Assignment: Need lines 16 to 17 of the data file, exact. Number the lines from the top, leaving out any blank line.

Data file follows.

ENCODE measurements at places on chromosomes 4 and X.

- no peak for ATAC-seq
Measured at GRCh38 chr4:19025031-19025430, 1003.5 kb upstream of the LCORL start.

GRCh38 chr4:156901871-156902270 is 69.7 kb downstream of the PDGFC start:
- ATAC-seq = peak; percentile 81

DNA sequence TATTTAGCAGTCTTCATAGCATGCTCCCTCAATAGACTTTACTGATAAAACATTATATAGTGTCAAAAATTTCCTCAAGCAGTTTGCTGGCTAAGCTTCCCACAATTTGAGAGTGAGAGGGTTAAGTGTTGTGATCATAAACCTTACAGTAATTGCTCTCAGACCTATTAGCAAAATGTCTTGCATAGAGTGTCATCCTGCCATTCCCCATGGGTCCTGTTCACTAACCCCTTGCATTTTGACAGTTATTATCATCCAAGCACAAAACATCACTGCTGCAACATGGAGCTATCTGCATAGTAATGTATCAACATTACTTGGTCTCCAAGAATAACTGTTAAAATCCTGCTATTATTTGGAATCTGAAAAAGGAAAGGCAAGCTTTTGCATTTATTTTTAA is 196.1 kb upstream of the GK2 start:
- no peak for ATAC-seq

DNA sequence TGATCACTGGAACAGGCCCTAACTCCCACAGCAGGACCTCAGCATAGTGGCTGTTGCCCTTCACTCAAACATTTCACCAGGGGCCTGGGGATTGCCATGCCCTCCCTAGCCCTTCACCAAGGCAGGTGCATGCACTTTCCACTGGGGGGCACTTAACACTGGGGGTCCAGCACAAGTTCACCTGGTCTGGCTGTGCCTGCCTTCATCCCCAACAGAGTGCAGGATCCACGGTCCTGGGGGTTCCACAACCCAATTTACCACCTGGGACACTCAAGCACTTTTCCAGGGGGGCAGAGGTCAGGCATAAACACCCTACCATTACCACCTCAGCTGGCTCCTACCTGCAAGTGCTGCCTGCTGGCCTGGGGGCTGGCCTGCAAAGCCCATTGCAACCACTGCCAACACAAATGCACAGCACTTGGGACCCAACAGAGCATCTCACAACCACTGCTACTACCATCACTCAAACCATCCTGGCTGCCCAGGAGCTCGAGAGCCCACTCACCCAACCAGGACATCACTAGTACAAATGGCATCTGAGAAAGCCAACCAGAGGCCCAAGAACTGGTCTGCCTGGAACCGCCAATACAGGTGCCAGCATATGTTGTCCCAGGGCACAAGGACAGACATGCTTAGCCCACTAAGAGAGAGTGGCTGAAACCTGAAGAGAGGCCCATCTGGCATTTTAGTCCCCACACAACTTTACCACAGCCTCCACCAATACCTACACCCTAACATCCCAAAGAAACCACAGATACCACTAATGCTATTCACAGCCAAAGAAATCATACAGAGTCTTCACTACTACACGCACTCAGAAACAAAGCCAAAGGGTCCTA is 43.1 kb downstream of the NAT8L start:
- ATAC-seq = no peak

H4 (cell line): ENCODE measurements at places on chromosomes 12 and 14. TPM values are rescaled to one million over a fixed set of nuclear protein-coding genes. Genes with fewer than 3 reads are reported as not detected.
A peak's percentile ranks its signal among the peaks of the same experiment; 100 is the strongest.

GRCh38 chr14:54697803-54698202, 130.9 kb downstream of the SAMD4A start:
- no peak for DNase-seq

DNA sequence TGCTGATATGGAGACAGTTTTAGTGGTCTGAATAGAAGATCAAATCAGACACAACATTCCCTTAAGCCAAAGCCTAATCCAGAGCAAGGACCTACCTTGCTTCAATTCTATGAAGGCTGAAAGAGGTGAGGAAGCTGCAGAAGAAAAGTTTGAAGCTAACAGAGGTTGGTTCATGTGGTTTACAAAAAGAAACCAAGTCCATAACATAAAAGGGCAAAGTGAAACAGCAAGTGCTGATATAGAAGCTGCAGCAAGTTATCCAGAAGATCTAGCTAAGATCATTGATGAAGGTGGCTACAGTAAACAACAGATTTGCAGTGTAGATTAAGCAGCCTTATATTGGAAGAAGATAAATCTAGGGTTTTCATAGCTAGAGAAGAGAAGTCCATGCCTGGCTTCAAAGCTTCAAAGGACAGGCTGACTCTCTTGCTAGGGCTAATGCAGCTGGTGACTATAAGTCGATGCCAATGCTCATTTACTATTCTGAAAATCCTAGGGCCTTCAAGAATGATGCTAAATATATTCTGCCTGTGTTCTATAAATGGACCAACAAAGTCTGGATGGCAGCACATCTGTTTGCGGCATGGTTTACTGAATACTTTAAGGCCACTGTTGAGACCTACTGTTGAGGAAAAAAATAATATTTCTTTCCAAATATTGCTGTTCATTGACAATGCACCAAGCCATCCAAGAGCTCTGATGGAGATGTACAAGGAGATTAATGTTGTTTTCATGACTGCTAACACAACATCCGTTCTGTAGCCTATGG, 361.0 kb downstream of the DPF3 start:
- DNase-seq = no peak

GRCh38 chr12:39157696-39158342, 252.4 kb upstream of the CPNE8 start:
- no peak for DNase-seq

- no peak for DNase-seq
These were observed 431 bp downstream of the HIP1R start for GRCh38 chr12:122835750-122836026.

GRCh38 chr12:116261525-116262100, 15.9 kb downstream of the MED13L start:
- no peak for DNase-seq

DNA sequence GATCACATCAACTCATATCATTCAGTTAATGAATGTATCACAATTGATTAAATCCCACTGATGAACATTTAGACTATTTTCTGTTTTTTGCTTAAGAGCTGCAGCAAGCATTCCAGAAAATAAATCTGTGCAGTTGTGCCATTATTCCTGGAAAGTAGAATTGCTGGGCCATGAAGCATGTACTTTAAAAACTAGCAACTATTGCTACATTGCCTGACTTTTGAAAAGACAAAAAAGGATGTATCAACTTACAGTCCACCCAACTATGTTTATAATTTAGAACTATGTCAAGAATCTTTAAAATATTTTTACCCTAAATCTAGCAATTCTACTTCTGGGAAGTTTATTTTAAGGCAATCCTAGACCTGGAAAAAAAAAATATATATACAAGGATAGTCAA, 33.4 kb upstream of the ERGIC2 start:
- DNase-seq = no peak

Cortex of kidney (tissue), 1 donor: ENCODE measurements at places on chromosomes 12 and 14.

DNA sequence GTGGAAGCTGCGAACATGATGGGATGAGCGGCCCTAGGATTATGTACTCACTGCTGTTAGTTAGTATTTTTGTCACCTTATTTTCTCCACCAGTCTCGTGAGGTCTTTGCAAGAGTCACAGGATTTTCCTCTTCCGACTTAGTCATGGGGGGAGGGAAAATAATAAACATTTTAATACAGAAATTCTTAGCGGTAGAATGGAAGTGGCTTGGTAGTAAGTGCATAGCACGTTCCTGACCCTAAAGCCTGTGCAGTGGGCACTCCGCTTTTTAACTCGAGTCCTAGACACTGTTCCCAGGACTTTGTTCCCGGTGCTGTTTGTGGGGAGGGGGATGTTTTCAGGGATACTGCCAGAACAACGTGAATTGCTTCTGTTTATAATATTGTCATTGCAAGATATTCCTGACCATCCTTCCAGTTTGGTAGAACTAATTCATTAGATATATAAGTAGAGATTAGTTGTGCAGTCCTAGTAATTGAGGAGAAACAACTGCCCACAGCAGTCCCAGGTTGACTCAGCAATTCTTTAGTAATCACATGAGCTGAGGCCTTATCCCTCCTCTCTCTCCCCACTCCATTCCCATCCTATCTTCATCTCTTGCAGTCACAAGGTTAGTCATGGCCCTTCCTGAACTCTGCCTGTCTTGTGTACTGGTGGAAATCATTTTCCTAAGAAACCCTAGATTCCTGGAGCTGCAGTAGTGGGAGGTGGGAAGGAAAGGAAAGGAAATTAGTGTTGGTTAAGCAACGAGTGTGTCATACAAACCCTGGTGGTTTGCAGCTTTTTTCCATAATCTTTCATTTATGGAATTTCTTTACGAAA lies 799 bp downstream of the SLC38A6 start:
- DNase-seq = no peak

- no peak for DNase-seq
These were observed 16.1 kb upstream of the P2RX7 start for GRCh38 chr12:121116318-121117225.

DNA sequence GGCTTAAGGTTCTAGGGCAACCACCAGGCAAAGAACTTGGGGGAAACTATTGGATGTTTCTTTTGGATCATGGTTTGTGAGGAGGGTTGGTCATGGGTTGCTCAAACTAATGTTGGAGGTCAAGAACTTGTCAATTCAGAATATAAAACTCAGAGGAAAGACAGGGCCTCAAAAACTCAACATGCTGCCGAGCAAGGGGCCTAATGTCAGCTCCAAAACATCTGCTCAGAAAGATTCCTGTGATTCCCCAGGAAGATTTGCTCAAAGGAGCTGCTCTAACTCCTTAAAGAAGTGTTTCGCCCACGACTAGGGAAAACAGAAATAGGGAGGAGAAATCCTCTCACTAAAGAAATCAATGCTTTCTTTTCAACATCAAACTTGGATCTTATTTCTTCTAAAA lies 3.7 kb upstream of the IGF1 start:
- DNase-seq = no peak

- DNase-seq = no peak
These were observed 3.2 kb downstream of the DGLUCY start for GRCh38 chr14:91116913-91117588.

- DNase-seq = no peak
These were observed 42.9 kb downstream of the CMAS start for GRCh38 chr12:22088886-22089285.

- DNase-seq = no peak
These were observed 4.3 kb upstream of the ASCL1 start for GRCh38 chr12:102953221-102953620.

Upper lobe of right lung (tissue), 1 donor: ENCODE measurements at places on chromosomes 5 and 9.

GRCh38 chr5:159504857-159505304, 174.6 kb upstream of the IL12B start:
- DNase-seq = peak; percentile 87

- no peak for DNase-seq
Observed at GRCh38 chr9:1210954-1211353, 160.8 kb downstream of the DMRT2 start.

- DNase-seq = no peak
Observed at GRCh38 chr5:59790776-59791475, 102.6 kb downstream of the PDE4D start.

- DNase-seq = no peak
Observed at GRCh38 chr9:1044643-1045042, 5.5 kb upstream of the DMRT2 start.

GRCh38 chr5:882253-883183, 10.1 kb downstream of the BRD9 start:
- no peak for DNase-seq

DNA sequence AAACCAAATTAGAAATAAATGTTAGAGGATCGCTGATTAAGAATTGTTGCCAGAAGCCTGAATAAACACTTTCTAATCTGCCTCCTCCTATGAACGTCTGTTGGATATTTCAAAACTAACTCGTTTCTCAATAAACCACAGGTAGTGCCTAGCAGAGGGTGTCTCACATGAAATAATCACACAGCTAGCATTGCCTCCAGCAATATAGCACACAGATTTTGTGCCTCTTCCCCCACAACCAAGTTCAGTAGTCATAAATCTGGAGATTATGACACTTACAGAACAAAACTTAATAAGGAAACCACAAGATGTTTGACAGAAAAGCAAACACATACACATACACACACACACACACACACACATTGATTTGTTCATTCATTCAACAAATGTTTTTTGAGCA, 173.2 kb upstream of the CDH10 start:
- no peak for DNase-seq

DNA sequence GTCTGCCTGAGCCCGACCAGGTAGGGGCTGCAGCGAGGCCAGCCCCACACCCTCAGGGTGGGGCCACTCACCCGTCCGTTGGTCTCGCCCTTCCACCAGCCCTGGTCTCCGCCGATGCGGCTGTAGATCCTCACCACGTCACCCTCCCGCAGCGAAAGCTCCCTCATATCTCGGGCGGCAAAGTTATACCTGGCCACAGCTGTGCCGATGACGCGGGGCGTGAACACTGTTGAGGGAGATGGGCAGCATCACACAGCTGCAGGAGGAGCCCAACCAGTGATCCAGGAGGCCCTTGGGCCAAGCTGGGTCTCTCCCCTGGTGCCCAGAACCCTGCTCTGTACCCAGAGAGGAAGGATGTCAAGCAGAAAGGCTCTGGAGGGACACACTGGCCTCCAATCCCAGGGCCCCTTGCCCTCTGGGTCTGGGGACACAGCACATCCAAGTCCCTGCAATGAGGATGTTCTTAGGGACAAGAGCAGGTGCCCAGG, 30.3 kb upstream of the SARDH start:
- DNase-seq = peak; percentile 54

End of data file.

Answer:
GRCh38 chr12:39157696-39158342, 252.4 kb upstream of the CPNE8 start:
- no peak for DNase-seq